In Montana, where voters initially elect state Supreme Court justices in nonpartisan races, last year the Republican-controlled Legislature considered three bills that sought to make changes. Karla Gray, a retired Montana Supreme Court chief justice, backed a merit selection plan much like the one under attack in Arizona. It failed to pass, as did an attempt to begin outright partisan judicial elections.
What did clear the Montana Legislature was a bill sponsored by Republican Sen. Joe Balyeat, who is known for pushing Tea Party values. Like many other Republicans, Balyeat believes that liberal-leaning wealthy trial lawyers and their cohorts fund the campaigns of like-minded candidates in the statewide judicial elections, and that most voters, especially in conservative rural areas, either don't pay attention or don't know the differences between candidates.
"Judges already are political," insists Balyeat. For him, money isn't the problem in elections. "Large (conservative) portions of the state and large factions" are marginalized in statewide judicial elections, he says. His measure would begin local -- rather than statewide -- elections for Montana Supreme Court justices, in newly drawn geographic districts where local concerns would be more prominent. Democrats say the districts' boundaries would give Republican voters unfair majorities, but the Legislature put Balyeat's reform on the ballot for this year's June primary election. If voters approve it, Balyeat predicts, "these judge candidates will be running in local areas where ... their track records and reputations" are well known, and voters will find it easier to elect judges with whom they agree.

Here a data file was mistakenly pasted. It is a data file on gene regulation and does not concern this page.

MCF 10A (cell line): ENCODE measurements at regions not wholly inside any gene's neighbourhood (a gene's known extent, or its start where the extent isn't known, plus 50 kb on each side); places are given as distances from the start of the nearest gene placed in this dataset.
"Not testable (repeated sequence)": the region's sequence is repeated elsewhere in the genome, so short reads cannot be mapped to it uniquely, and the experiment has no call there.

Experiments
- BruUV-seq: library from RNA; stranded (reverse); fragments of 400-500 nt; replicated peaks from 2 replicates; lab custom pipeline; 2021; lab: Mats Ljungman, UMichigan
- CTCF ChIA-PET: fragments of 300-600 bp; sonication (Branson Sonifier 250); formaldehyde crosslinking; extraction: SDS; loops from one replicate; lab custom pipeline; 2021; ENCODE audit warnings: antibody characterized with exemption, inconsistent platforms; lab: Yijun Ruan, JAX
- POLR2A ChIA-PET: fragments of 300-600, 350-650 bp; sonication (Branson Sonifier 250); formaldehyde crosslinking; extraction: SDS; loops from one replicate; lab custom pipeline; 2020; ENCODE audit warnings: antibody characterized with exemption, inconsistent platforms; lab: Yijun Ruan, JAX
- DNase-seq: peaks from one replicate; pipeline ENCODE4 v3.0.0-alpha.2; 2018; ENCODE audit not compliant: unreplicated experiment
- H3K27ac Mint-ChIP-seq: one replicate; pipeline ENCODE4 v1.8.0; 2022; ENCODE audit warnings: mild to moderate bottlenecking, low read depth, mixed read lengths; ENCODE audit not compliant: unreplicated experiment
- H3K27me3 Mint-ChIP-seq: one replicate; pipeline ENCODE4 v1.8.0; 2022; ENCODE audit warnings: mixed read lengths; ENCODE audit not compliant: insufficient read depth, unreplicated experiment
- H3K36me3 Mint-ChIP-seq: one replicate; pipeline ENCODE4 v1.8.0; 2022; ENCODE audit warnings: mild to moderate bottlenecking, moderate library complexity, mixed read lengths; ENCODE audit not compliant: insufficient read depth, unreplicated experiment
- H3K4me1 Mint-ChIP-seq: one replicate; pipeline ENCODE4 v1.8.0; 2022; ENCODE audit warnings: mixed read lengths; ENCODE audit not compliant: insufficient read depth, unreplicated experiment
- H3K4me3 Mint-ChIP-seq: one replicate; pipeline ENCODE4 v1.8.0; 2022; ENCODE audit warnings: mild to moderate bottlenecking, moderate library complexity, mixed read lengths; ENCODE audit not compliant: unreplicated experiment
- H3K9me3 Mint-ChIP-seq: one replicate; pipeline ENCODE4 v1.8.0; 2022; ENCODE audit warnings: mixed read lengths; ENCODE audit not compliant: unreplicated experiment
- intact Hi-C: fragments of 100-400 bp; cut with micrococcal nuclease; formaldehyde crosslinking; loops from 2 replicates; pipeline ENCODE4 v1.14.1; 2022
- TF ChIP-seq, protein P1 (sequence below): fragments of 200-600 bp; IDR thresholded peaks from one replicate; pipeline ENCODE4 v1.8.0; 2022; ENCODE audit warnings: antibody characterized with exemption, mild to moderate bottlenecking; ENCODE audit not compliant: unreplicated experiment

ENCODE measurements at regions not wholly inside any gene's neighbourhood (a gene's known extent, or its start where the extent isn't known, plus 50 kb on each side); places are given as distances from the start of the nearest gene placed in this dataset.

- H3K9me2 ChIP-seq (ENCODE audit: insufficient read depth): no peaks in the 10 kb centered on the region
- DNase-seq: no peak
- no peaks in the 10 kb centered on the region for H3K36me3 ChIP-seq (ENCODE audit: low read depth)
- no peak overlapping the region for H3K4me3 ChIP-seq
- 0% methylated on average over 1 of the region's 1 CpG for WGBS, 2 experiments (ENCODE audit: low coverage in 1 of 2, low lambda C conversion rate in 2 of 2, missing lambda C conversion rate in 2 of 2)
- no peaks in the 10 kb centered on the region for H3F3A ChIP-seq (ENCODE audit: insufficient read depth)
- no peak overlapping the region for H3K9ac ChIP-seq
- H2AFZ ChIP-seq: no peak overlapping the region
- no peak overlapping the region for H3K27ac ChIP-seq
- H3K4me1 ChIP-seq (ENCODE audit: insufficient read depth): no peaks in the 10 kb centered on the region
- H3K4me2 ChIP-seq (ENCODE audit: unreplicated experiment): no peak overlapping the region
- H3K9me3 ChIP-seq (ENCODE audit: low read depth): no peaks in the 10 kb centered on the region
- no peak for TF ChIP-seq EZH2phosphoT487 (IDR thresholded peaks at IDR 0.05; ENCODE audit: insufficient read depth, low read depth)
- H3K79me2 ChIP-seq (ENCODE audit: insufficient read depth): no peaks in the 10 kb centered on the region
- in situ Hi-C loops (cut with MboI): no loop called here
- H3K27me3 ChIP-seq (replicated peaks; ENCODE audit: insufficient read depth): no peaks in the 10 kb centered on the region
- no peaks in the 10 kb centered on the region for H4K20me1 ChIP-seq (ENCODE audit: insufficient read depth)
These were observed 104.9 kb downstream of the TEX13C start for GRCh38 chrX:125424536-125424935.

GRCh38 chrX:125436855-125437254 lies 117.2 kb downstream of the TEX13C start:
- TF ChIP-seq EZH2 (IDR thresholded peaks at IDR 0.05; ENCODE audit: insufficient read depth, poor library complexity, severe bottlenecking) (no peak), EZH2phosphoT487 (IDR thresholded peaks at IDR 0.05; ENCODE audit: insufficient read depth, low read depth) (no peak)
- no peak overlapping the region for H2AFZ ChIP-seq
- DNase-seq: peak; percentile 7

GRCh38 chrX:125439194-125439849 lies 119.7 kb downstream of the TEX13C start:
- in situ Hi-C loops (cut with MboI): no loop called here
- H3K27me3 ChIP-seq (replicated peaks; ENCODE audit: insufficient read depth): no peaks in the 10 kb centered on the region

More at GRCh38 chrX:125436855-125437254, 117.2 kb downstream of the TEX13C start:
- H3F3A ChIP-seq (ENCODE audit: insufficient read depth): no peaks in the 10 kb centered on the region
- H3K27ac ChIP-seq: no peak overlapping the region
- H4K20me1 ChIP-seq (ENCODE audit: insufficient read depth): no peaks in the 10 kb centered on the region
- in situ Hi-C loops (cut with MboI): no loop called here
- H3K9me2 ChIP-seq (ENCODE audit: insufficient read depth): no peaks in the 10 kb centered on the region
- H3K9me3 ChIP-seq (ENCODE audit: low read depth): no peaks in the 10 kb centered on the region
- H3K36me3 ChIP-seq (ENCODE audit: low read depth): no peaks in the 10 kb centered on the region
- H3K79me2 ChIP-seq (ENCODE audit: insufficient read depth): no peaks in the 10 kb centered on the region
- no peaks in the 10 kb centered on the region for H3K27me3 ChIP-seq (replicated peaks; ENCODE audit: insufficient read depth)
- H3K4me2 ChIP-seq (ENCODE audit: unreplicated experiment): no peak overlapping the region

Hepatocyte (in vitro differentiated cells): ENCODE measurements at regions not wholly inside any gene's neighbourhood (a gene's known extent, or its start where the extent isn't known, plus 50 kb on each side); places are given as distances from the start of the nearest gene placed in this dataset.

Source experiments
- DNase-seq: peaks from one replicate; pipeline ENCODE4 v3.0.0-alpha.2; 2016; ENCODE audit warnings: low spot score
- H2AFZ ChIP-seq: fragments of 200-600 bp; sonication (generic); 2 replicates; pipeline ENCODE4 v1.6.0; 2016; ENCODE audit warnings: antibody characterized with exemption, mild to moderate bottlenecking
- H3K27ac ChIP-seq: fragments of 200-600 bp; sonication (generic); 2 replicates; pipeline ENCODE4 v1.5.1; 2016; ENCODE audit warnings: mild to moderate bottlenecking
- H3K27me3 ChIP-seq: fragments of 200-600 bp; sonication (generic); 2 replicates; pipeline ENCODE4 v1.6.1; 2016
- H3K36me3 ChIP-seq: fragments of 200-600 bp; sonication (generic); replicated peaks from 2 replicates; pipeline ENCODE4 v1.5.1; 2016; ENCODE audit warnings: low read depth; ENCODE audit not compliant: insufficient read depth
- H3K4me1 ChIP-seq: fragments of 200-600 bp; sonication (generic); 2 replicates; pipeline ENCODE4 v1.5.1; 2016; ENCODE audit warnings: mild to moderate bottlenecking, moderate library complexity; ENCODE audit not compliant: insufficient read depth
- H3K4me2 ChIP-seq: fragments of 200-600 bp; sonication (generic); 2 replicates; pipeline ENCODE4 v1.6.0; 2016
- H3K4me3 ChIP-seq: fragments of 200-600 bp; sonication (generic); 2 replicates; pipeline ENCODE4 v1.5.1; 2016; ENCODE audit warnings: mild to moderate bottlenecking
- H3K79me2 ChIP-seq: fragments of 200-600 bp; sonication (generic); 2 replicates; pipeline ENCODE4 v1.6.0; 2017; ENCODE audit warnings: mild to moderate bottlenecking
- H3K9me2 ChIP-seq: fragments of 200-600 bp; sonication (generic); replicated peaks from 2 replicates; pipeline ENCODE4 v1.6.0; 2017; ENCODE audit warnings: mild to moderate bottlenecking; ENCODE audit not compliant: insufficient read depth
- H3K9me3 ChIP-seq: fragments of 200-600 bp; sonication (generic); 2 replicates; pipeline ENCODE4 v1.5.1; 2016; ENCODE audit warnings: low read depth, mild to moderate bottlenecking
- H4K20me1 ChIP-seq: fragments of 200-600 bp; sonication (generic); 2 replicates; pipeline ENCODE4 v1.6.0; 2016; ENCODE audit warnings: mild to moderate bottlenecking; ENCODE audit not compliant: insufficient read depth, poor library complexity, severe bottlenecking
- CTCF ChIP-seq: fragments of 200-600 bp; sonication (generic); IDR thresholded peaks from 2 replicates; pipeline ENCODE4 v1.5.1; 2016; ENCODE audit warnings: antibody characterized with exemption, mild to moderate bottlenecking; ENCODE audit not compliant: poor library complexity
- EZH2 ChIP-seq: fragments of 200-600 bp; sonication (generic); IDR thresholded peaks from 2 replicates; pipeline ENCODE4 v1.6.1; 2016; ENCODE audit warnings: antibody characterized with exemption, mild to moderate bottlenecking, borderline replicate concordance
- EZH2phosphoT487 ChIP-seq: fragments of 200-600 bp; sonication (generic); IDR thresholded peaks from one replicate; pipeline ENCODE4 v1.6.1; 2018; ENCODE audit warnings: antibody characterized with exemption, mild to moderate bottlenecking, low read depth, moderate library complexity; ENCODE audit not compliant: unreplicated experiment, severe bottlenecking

Balyeat's effort has sparked another court battle: Last November, a group of voters -- including some delegates to the 1972 Montana Constitutional Convention who helped write the Constitution's provision for statewide elections of judges -- filed a lawsuit trying to strike his measure from the ballot. The measure, now known as LR-119, is an illegal attempt to amend the Montana Constitution, they say.
Whatever happens with LR-119 and the Montana Supreme Court's decision in the Western Tradition Partnership case, it's clear that even retention elections are becoming more political, and many people are losing faith in judges' integrity. A 2010 Harris poll revealed that a startling 70 percent of U.S. voters -- irrespective of political affiliation -- believe that campaign contributions impact judicial decision-making. "The perception is the reality, and I think we're losing the public," Karla Gray says. In other words, the days of Judge Harney and Judge Clancy may not be entirely behind us.